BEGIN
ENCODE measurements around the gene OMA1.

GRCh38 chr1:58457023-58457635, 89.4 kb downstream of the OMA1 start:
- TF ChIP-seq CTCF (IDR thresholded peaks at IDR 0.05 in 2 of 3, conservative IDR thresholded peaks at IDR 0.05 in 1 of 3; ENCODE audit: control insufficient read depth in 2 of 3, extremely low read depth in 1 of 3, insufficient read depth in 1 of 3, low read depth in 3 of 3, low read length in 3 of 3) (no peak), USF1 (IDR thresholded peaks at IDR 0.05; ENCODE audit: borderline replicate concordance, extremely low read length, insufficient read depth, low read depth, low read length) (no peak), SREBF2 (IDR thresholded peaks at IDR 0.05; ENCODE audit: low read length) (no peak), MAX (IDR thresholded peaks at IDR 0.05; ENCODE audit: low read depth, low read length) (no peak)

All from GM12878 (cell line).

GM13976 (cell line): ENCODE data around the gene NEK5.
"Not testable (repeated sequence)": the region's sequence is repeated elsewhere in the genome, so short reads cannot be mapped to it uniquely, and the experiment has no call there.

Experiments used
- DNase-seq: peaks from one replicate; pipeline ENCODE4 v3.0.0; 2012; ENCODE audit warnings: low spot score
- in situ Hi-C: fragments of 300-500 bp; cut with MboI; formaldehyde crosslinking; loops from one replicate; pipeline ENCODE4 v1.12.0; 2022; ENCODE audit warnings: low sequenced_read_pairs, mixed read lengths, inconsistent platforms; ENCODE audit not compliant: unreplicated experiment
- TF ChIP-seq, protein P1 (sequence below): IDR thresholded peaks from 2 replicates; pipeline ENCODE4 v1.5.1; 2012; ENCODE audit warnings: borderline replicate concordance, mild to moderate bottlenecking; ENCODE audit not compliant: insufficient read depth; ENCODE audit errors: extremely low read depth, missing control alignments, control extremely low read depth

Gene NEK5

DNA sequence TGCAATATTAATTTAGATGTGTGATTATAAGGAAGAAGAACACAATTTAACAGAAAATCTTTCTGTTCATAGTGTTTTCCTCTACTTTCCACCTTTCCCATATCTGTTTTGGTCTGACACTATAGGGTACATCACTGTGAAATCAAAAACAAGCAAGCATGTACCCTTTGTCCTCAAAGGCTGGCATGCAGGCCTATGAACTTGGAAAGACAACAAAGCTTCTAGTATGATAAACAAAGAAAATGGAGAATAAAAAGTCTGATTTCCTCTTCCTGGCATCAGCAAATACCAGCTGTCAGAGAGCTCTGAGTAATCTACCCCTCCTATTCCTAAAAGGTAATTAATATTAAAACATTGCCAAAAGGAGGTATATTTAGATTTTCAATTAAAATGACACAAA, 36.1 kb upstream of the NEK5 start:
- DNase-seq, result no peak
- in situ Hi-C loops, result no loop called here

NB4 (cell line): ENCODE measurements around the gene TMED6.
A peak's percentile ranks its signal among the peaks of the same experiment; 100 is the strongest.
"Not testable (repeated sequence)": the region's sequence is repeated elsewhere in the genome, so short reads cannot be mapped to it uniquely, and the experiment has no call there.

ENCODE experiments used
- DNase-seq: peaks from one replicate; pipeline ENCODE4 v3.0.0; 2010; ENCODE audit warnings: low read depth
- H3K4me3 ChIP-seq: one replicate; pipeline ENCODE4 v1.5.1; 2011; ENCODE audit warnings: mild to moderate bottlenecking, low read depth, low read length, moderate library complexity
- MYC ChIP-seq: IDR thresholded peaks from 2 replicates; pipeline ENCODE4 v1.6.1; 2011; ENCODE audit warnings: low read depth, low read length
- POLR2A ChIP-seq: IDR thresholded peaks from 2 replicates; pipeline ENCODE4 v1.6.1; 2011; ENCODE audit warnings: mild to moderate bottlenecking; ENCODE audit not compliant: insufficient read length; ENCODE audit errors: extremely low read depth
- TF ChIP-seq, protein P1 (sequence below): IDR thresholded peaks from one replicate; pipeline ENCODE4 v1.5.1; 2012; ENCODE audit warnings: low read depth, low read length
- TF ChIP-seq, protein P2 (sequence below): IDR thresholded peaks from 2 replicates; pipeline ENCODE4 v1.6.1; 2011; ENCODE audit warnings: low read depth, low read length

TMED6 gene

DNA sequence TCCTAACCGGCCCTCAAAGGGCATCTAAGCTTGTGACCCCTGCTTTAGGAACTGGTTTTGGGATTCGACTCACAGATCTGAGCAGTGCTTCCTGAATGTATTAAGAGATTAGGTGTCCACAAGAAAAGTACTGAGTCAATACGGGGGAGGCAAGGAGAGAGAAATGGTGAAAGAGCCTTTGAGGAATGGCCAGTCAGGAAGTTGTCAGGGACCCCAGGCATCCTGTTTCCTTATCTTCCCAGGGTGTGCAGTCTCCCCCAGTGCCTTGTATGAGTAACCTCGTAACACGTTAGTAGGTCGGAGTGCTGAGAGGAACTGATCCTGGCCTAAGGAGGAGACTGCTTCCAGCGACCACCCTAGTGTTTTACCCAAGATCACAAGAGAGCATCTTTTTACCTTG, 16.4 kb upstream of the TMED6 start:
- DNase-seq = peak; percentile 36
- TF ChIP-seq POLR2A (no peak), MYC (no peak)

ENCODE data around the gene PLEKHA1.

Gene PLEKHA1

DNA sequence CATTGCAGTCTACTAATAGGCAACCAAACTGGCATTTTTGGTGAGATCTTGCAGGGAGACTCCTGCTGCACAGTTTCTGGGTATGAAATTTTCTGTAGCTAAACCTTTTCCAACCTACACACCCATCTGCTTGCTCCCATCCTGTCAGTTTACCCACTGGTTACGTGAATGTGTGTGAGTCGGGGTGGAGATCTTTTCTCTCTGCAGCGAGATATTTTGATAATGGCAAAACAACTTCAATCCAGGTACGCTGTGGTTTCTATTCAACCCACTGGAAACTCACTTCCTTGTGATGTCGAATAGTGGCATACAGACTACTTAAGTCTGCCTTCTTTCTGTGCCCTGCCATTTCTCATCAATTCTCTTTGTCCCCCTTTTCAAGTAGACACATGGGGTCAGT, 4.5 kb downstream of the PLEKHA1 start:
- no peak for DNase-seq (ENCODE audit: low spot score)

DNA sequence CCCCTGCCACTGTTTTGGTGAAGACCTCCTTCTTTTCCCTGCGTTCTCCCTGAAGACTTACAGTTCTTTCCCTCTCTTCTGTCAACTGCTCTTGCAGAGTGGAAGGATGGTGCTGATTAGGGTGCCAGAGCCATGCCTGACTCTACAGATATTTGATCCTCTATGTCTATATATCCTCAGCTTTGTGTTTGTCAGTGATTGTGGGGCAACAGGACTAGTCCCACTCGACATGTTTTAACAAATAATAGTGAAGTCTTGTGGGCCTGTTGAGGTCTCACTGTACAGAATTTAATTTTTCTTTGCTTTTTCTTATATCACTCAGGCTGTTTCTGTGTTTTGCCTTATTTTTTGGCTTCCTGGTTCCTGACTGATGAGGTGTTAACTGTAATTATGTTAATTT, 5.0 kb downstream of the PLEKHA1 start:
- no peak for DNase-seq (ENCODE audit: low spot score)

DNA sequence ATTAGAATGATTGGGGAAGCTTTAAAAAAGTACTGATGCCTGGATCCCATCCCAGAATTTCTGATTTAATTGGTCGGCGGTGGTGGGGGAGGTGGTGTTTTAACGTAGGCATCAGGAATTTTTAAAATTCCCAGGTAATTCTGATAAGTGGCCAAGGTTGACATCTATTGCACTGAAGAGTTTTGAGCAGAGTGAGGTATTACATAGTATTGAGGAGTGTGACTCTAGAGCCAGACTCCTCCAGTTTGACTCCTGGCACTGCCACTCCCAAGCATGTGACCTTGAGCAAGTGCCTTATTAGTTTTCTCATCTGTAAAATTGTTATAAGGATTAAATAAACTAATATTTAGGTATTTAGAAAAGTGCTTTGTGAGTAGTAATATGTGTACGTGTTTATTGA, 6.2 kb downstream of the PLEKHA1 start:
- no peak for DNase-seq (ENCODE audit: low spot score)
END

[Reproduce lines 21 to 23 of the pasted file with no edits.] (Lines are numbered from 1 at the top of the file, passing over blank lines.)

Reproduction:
- MYC ChIP-seq: IDR thresholded peaks from 2 replicates; pipeline ENCODE4 v1.6.1; 2011; ENCODE audit warnings: low read depth, low read length
- POLR2A ChIP-seq: IDR thresholded peaks from 2 replicates; pipeline ENCODE4 v1.6.1; 2011; ENCODE audit warnings: mild to moderate bottlenecking; ENCODE audit not compliant: insufficient read length; ENCODE audit errors: extremely low read depth
- TF ChIP-seq, protein P1 (sequence below): IDR thresholded peaks from one replicate; pipeline ENCODE4 v1.5.1; 2012; ENCODE audit warnings: low read depth, low read length